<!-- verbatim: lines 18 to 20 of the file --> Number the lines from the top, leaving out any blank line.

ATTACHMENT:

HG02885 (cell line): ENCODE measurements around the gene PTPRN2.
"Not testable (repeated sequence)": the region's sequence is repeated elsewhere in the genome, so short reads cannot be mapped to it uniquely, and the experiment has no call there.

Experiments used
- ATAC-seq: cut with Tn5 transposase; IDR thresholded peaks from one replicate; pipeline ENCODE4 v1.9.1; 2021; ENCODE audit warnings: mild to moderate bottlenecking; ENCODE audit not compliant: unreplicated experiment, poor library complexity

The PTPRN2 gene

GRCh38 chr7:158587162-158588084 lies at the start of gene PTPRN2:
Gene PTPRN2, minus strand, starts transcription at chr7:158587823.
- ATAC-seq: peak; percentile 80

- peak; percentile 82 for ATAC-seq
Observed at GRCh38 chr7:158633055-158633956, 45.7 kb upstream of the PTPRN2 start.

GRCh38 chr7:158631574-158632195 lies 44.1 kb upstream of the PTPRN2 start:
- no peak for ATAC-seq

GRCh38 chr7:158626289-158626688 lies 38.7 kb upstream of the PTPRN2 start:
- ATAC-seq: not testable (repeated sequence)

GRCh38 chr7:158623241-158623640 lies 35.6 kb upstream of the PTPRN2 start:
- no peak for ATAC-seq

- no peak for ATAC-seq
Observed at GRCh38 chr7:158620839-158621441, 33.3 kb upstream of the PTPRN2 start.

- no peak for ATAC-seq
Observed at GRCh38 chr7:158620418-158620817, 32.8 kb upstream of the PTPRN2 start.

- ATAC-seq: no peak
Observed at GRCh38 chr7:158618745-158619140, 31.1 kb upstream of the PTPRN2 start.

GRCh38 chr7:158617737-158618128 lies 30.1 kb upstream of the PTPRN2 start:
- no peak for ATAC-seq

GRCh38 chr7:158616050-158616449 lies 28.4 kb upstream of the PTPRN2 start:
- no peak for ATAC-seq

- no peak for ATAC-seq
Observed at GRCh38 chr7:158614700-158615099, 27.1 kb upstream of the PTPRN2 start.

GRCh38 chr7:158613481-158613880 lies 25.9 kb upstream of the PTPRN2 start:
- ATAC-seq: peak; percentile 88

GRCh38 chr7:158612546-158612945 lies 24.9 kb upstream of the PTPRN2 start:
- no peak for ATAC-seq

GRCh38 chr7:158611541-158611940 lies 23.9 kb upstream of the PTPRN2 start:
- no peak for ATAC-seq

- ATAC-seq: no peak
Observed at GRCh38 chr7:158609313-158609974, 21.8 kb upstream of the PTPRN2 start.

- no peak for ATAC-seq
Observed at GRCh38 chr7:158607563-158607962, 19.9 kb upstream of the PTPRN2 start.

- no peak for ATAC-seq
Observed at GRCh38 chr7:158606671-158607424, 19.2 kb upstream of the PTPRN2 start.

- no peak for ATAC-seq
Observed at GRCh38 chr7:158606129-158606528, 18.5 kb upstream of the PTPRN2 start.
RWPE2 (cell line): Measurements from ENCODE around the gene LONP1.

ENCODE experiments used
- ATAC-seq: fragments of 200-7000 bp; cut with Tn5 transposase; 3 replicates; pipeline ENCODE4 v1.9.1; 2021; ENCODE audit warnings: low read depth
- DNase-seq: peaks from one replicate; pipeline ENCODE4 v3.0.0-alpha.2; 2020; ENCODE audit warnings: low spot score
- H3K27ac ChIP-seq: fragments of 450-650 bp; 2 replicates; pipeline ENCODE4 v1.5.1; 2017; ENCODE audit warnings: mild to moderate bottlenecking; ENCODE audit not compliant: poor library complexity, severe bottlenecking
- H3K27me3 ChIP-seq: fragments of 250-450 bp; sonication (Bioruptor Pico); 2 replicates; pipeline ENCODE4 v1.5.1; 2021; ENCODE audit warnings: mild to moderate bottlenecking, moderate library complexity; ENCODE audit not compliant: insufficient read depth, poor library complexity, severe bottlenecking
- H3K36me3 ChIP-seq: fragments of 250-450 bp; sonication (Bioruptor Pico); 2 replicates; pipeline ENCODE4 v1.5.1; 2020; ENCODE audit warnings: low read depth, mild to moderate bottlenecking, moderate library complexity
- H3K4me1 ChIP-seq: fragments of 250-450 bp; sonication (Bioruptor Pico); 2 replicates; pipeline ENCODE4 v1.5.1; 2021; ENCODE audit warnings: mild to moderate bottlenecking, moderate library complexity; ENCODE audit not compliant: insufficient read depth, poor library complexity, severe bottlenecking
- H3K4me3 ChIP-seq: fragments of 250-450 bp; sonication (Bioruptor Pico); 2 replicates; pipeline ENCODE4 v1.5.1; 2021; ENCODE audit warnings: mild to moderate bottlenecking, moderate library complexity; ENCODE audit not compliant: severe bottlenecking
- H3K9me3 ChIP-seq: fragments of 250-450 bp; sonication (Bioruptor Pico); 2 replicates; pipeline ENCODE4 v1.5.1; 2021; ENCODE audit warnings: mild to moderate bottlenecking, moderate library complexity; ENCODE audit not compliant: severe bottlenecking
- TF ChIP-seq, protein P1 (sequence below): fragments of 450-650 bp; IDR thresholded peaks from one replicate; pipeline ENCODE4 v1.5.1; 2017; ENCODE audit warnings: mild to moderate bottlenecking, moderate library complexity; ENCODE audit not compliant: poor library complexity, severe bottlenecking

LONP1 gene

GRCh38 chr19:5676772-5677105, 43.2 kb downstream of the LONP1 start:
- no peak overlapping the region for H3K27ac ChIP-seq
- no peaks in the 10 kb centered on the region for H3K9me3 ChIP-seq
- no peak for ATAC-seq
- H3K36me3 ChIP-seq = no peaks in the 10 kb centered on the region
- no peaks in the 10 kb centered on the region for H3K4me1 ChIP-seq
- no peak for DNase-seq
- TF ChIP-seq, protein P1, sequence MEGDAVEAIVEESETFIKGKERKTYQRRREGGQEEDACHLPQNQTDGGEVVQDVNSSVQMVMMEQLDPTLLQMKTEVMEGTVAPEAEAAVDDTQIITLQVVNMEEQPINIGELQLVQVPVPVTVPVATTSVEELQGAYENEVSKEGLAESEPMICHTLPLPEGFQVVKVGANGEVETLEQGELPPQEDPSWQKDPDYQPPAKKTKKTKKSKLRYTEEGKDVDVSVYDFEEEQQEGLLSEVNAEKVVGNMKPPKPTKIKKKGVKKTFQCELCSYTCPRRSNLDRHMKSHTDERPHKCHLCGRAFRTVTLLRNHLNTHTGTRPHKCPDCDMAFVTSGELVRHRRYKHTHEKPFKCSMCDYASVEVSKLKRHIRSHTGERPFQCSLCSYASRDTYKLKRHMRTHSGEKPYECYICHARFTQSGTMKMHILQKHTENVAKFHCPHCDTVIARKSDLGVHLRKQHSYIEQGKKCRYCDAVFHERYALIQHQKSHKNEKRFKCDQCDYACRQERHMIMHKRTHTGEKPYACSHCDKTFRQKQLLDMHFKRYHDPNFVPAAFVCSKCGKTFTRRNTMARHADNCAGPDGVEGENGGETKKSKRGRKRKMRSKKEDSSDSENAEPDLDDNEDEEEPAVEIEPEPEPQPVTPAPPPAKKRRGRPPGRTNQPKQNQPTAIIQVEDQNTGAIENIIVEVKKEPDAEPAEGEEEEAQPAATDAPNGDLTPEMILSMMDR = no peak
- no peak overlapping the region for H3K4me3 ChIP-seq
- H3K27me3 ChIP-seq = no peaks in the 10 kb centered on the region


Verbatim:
Observed at GRCh38 chr7:158620839-158621441, 33.3 kb upstream of the PTPRN2 start.

- no peak for ATAC-seq
Observed at GRCh38 chr7:158620418-158620817, 32.8 kb upstream of the PTPRN2 start.